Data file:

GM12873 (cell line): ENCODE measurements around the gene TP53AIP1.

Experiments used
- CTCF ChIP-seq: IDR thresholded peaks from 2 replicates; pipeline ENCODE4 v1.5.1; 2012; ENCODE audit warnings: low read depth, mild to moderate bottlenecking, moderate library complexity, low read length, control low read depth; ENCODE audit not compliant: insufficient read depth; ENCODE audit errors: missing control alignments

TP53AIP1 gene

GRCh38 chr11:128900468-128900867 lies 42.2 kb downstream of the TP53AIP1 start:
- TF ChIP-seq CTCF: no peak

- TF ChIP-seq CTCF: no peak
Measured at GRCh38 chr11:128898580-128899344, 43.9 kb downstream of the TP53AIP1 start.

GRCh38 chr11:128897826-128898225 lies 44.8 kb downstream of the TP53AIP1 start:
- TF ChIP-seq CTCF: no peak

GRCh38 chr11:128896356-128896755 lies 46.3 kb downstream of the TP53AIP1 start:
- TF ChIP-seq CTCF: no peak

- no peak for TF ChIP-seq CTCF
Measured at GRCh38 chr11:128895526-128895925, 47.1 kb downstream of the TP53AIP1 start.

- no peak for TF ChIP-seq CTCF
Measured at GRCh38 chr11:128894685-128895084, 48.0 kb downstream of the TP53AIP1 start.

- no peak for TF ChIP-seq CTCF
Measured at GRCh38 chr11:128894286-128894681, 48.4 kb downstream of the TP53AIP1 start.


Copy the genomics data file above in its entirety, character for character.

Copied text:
GM12873 (cell line): ENCODE measurements around the gene TP53AIP1.

Experiments used
- CTCF ChIP-seq: IDR thresholded peaks from 2 replicates; pipeline ENCODE4 v1.5.1; 2012; ENCODE audit warnings: low read depth, mild to moderate bottlenecking, moderate library complexity, low read length, control low read depth; ENCODE audit not compliant: insufficient read depth; ENCODE audit errors: missing control alignments

TP53AIP1 gene

GRCh38 chr11:128900468-128900867 lies 42.2 kb downstream of the TP53AIP1 start:
- TF ChIP-seq CTCF: no peak

- TF ChIP-seq CTCF: no peak
Measured at GRCh38 chr11:128898580-128899344, 43.9 kb downstream of the TP53AIP1 start.

GRCh38 chr11:128897826-128898225 lies 44.8 kb downstream of the TP53AIP1 start:
- TF ChIP-seq CTCF: no peak

GRCh38 chr11:128896356-128896755 lies 46.3 kb downstream of the TP53AIP1 start:
- TF ChIP-seq CTCF: no peak

- no peak for TF ChIP-seq CTCF
Measured at GRCh38 chr11:128895526-128895925, 47.1 kb downstream of the TP53AIP1 start.

- no peak for TF ChIP-seq CTCF
Measured at GRCh38 chr11:128894685-128895084, 48.0 kb downstream of the TP53AIP1 start.

- no peak for TF ChIP-seq CTCF
Measured at GRCh38 chr11:128894286-128894681, 48.4 kb downstream of the TP53AIP1 start.